But this is more or less the accepted wisdom. What’s more interesting are the implications of this trend. First, says Citigroup, there will be a huge rise in investment demand in the region. The report says: “In real terms, using 2009 prices, US consumer spending rose by about $300 billion per year in 2004-07, but shrank in 2008 and 2009. On the same basis (real terms, 2009 prices), the annual growth in investment in non-Japan Asia was about $235 billion per year in 2004-07, but is likely to average about $460 billion per year in 2010-11 and $550-600 billion per year in 2012-14." In other words, investment demand in non-Japan Asia will take the place of US consumption as the driver of the world economy. That will mean massive demand for metals, engineering, power plants, infrastructure.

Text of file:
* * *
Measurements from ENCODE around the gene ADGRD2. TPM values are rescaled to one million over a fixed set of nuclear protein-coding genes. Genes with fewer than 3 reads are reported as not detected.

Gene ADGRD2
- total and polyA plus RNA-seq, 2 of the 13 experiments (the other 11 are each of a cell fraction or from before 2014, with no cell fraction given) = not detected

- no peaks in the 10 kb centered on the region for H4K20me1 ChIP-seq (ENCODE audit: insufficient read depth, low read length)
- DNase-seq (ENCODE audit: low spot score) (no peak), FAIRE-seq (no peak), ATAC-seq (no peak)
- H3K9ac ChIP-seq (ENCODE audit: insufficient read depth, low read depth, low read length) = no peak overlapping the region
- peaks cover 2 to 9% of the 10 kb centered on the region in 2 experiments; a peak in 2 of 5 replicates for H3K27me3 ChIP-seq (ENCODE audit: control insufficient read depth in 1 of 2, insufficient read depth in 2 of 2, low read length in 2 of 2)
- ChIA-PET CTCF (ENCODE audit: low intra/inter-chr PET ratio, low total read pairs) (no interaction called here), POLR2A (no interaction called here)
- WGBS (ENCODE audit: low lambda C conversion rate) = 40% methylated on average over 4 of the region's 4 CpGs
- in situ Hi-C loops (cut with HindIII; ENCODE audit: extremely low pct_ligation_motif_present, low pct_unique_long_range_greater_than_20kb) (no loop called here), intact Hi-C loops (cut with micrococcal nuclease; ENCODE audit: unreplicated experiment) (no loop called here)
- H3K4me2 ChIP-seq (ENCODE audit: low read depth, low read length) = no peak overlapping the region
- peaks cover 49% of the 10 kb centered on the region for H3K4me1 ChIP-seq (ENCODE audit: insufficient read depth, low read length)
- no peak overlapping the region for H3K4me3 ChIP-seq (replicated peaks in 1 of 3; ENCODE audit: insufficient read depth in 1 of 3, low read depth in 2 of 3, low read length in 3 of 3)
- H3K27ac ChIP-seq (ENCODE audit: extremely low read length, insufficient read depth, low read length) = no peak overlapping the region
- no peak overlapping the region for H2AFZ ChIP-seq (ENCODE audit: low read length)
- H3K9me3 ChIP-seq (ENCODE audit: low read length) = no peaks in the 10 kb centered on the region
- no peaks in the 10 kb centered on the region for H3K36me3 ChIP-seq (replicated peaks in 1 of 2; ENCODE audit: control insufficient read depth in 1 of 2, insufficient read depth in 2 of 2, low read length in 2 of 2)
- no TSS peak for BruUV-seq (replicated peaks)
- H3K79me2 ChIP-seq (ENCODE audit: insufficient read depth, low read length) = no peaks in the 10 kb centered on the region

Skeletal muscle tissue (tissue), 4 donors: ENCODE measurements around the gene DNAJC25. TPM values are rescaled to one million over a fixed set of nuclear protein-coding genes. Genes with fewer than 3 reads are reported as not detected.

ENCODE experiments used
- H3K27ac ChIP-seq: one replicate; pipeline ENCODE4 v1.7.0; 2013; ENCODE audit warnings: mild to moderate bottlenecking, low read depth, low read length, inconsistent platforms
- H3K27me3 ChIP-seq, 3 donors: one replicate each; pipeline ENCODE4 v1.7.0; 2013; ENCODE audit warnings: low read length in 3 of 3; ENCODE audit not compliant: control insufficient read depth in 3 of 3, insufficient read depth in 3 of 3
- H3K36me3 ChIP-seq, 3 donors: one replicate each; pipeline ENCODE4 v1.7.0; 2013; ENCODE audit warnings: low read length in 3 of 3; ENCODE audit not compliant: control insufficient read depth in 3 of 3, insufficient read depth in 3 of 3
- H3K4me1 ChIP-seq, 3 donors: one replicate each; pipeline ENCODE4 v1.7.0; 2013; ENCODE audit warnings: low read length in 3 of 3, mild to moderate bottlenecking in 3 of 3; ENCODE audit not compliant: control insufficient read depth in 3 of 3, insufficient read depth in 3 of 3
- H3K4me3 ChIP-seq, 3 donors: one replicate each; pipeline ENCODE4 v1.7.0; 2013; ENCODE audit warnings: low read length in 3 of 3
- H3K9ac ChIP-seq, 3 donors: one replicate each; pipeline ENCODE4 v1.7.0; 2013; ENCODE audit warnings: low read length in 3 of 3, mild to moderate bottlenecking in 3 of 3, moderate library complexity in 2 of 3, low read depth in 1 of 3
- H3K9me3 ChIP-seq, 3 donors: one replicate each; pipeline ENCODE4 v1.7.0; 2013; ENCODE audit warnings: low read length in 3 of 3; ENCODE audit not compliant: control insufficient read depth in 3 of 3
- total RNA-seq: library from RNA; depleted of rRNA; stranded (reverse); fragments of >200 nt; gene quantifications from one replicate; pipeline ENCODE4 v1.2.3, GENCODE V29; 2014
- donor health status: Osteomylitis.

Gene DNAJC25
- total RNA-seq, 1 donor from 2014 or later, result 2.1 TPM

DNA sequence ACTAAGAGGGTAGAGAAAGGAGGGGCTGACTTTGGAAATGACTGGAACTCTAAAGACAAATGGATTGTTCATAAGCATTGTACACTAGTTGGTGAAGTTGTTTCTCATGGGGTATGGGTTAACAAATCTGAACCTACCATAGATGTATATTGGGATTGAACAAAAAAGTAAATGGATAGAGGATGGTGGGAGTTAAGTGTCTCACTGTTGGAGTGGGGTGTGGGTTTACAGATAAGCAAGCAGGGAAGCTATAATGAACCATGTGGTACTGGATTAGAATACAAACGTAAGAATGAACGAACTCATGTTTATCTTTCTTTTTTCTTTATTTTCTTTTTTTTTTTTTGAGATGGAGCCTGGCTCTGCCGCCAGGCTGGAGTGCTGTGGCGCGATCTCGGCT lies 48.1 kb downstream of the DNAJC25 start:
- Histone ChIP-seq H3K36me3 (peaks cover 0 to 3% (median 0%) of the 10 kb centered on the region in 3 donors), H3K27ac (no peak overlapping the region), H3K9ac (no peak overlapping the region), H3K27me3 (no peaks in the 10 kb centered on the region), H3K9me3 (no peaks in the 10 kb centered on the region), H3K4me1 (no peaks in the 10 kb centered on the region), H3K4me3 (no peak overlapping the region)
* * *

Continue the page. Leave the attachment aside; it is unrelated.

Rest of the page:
Graphics: Paras Jain / Mint

We can think of several other changes. Won’t the rise of the comparatively poorer population of India and China result in higher demand for basic consumption goods? Think TataNano instead of SUVs. Household debt-to-gross domestic product ratio is very low in both China and India, which again means big opportunities for financial services in these countries. But perhaps the most radical change that the report mentions is the constitution, in the future, of a new G-6—US, Europe, China, India, Russia and Brazil.

Unfortunately, such changes in economic power rarely play out according to the script. Nor are they free of friction. As sociologist Giovanni Arrighi has pointed out, “In all transitions, wars were essential ingredients in the change of guard at the commanding heights of world capitalism."

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